Recently, a journalist has been allowed to enter Google semi-secret labs, known as Google X. Differently from Google Research division, Google X does not focus on projects that have a direct impact on Google business, but on those that might bring about revolutionary changes. As such, they often fail, requiring a great deal of patience by the company managers who try to maximize share value and worrying about the products that could create epochal change but have no short term marketability.
As other organizations, Google struggles with finding a balance between “exploitation” and “exploration”, that is between the need to achieve advancements in the short term while not missing the possibility to grasp, direct, and fully exploit potentially radical transformations in a more distant future. Organizational theory has shown in fact how trade-offs between the short and long run exist, and how incremental changes, though “tactically” useful, can sometimes inhibit larger “strategic” transformation. Equilibrium is hard to find, also because often scarce resources compel to look at advancing interests in the short run. Indeed, it is difficult to convince someone to pay now for something that might not even happen many years from now.
And still, thinking seriously about possible futures, “exploring” unlikely but still possible, contributes both to create the foundations for long term success and to strengthen resilience in case standard assumptions fail. This is particularly true for organizations such as armed forces, whose procurement cycles are very long and as such entail decisions that bring with themselves quite rigid legacies. The question, in other words is a quite familiar one: how many programs that are being paid now have been devised when the world was a different one, and might then not respond perfectly to current requirements? To an extent, this is inevitable, but it does not mean that complex organizations can’t do better if they internalize the analysis of “multiple futures” and their impact on planning and procurement.
How does that connect with transformation of Italian armed forces, and with the White Book that should do about it? Rivista Italiana di Difesa recently published an op-ed on the requirements for the new Libro Bianco listing a convincing set of legal/constitutional and operational issues that should be addressed. We might want to add another one, based on the idea that we have to take long term planning and force transformation into more consideration. In particular, “force transformation” has been taken seriously by Italian armed forces, but it was generally referred as related to the impact of information technology on Command, Control, Computer and Communication (C4) and ISTAR. A similar approach has been adopted by the Army, which instituted a force transformation in 2006 to coordinate activities related to Net-Centric Warfare.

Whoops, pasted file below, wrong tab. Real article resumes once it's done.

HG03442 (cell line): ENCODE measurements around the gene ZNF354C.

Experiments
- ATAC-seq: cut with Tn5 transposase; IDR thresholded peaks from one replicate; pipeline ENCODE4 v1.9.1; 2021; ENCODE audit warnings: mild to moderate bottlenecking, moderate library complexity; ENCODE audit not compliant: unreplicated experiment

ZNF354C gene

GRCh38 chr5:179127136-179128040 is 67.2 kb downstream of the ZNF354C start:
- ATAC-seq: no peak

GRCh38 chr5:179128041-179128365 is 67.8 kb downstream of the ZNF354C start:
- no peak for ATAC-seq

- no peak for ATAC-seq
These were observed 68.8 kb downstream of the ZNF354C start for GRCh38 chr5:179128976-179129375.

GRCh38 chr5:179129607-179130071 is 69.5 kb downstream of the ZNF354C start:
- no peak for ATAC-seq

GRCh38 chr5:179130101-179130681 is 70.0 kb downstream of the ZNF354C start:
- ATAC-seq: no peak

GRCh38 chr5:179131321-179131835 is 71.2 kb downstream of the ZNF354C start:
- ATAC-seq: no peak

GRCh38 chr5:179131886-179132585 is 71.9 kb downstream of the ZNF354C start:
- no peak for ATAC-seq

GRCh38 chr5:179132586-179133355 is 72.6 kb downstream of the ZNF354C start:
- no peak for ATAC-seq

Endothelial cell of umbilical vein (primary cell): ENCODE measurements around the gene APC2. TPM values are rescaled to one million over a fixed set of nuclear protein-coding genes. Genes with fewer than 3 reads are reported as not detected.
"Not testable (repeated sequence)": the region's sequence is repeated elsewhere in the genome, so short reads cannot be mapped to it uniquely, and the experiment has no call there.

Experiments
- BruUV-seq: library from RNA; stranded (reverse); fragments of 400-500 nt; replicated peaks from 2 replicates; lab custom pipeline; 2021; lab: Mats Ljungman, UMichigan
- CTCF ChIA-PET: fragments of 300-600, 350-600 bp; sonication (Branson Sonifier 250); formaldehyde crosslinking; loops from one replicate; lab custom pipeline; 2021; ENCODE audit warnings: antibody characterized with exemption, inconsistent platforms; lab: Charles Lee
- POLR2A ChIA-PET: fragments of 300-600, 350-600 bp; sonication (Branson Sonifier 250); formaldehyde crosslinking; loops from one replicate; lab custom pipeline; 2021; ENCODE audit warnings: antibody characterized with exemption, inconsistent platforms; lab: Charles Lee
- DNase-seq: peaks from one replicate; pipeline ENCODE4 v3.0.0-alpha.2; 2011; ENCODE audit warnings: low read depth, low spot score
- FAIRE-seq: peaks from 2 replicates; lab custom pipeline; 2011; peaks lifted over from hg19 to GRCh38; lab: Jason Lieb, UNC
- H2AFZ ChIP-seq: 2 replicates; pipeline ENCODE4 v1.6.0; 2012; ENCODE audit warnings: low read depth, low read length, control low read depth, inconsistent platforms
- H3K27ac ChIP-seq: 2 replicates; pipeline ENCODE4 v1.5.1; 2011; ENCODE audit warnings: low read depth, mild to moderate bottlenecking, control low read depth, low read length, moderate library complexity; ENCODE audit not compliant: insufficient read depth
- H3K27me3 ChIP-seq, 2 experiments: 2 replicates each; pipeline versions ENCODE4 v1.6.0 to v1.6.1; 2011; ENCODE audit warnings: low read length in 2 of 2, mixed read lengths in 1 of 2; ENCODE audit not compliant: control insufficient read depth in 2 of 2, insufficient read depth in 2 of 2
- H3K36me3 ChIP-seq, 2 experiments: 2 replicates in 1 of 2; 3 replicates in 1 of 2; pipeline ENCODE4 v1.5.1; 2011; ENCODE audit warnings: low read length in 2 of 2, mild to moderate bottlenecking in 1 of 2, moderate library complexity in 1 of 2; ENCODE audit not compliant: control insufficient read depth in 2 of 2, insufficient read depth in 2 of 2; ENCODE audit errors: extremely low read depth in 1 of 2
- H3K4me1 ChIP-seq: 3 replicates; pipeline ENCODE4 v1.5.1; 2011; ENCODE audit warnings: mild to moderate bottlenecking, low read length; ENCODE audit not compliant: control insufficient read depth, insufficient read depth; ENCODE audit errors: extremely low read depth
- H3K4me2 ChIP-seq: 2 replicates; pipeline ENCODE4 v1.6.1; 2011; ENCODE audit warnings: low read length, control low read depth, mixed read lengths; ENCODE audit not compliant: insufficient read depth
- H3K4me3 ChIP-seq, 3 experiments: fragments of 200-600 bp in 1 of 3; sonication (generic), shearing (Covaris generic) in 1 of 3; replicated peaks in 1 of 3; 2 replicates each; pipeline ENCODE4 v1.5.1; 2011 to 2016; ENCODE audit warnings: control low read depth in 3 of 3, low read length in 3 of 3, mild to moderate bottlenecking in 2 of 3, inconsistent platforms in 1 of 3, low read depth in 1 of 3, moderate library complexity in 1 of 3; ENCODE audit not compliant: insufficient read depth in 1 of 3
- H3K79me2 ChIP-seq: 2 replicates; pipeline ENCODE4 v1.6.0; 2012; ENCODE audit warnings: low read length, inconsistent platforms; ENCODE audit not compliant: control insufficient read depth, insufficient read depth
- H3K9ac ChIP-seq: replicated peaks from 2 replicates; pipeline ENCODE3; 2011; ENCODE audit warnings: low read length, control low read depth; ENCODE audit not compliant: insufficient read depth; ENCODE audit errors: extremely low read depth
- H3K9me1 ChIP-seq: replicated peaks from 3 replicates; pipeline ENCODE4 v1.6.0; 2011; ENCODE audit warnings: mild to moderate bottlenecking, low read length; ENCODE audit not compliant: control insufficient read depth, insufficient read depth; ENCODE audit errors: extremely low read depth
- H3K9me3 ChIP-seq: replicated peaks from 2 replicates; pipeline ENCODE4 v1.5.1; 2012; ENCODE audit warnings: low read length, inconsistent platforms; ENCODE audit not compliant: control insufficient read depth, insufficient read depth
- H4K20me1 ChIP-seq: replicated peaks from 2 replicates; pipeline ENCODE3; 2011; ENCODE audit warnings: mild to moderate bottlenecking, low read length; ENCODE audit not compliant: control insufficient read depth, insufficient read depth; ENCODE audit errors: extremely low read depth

What would be needed is an entity that devises future scenarios and makes proposals accordingly. The relatively limited doctrinal production of Italy, compared to other European countries, shows the lack of an institutionalized habit to link future planning to an open debate on what future requirements might be. The Italian armed forces can do better, as they have already started to do in related fields such as “lessons learned”. There is no compelling reason to prefer a specific setup over others, and this entity might be either brand new, the result of restructuring of ones that currently exist, or even a “relay” among them (for instance, linking more closely research and education centers with doctrine and force transformation offices). Similar experiences already exist, and they are various in nature. It is not just the famous DoD’ Office of Net Assessment, that exists since 1973 and currently under fire, but also NATO’s Allied Command Transformation, or the French Délégation aux Affaires Stratégiques within the MoD, that promote several initiatives according to this line of reasoning. The whole process of writing a White Book in other countries is sensitive to suggestions that come from out-of-the-box thinking, be this coming from internalized or external structures.
Let’s think about creating such an internal structure that deals with net assessment in the medium and long run and comes up with innovative and sometimes provocative solutions. Most of them might not have immediate impact on very important issues such as saving money or deciding the timing and modes of withdrawal from Afghanistan. But they should spark internal debate by creating ideas and coalitions that suggest thinking about transformations that might be emerge in the longer run. Important decisions made now must be based on a clear view of what will be needed in the future (also because they decisively contribute to shape it). This includes preparing for “black swans” as well as basing key investments decisions on a clearer (and more transparent) assessment of what requirements they should serve in the future. When the environment is very uncertain – as it is the case for the global and regional security environments – the benefits of such a choice would be high. And the good thing is that its financial burden (contrarily to those needed to operate Google X) would be instead almost inexistent.